By Geert van Offeren, Strategic Product Marketeer at Planon
The first blog of this series was about the evolution of the smart campus and the technologies and concepts that are propelling us towards an intelligent campus. If delivering a ‘smart campus’ is part of your university’s mission and goals, then it should also be a priority and requirement for your university to implement integrated campus management technologies that will allow your teams to manage the growing physical and digital scope of the ‘smart campus.’
In my last blog, we explored the topic of space optimisation, and how understanding how your space is utilised can reveal several challenges from a technology perspective. For instance, what technology is required to generate, collect, and store real-time data? How are alerts and holds managed for space planning and spaces booked in advance, and when there are changes to them? And if all your space seems to always be booked, do you have a system in place to help you analyse why? Can your systems interpret real-time data and make changes based on space planning, historical space usage, weather data, traffic data and real-time and historical student behaviour?
Getting the basics in place for space
Firstly, to tackle this space utilisation example, the technology tools to collect the required data must be available and implemented. This means that a university needs a standardised approach to its internal data such as a standard process for collecting basic data about available spaces, space planning, and historical data about space usage. In addition, universities will need a way to collect and incorporate external data such as weather data, traffic data, and data on historical and actual student behaviour.
Secondly, university teams need access to standardised tools and functionality that support the processes around space planning, and then additional room booking must be in place. Thirdly, integrations between internal and external data sources must be established in order to aggregate all required data. And finally, all aggregated data must be available in one platform, so that it is possible to analyse the data in real time and to make immediate predictions using established algorithms and machine learning.
When all required data sources and tools are in place, real-time predictions can be made for space planning and usage. This creates numerous benefits for campus productivity, cost efficiency, and student and staff satisfaction and contributes to the ‘smart campus’ experience.
This all starts with getting the basics in place. Basic space data and processes around space planning, space usage, and room booking can be expertly supported by an Integrated Campus Management System.
The role of campus management systems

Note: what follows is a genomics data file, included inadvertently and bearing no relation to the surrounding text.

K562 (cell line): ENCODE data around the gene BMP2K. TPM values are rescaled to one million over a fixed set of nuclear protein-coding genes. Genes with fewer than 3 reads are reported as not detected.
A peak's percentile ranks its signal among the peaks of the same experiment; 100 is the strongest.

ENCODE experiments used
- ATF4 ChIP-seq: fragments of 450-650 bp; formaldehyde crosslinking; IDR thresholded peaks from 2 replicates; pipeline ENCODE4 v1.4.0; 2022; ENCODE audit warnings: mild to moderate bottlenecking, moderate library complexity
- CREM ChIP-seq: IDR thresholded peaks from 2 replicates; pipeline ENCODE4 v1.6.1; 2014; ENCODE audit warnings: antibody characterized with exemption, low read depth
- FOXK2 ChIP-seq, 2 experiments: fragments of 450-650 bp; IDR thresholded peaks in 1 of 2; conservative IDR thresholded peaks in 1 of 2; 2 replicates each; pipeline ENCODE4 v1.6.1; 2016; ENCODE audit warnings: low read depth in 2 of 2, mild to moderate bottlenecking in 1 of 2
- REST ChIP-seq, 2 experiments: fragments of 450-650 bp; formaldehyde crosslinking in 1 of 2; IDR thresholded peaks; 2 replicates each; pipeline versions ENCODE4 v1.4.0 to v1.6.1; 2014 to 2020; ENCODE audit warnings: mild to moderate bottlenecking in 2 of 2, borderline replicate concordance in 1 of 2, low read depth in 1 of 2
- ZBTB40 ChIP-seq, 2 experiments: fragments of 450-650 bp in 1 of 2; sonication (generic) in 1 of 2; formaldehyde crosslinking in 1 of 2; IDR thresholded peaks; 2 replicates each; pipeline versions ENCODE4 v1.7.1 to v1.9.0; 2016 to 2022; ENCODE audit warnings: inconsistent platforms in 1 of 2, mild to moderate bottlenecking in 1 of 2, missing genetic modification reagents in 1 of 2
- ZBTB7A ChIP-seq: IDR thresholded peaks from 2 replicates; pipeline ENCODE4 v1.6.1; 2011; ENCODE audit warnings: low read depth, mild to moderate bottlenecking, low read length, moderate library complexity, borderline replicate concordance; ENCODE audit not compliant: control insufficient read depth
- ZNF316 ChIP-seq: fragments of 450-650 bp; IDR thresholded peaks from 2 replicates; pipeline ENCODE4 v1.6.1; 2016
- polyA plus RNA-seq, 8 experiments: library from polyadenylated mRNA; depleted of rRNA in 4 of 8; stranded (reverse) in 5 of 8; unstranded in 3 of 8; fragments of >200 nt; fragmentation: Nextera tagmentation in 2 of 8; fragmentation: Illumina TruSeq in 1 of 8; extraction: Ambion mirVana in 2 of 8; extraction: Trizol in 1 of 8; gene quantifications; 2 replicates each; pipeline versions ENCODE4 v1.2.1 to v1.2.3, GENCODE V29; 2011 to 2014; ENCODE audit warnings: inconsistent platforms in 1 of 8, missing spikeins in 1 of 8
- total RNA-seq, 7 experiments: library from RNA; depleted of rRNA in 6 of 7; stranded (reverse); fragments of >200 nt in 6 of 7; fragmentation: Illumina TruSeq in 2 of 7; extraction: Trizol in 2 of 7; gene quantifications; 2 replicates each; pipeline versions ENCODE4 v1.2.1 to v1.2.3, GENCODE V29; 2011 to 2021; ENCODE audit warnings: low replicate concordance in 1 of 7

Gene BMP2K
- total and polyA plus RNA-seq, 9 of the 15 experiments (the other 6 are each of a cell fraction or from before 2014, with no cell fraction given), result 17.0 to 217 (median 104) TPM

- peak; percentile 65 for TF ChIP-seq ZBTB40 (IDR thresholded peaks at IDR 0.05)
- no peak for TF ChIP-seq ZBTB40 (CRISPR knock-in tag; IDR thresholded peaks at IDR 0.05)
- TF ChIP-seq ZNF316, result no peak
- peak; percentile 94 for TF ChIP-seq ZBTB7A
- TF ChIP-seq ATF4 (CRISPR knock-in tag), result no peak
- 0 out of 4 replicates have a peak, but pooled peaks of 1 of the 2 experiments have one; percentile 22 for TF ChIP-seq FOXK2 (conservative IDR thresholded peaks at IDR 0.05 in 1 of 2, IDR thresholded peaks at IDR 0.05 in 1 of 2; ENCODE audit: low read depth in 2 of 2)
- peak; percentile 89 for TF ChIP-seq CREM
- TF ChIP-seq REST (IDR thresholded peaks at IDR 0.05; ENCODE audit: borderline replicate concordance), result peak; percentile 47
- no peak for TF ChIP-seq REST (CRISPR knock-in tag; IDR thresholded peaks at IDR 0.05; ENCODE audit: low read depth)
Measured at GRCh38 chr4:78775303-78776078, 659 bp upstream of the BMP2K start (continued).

Implementing and running an integrated campus management system is essential in operating the smart campus effectively. An Integrated Campus Management System can help standardise and manage all the necessary data to create smoother operations. These systems help universities create integrated, uniform processes that incorporate real estate, space, maintenance, and workplace management data.
They can also provide cost recovery functionality, student housing solutions, event management, or specific configurations based on higher education market standards, legislation, as well as established best practices specific to higher education processes.
Integrated campus management systems integrate with and support evolving technologies and innovations, such as the Internet of Things, analytics, 5G, BIM, CAD, and artificial intelligence. In fact, this is a key area in which an integrated campus management system plays a pivotal role in the evolution of the smart campus. Because it already holds the university’s data in a standardised way and can easily interact/integrate with other data sources, it is the ideal platform to utilise to collect and analyse data streams from new technology initiatives.
A proactive approach
The need for a reliable integrated campus management system increases as the complicated web of new technologies spreads on campus to enable students and staff to be more effective and efficient in daily practice and live, work, and play on an intelligent campus. However, instead of implementing smart campus solutions as a reaction to new technologies, a campus of the future will utilise smart campus technology to drive its digital transformation to create better communication, connections, and campus experiences for its students, staff, faculty, and visitors.
In the final blog of this series I will discuss different starting points for universities looking to get started with an Integrated Campus Management System.
To find out more about operating a Smart Campus, click here.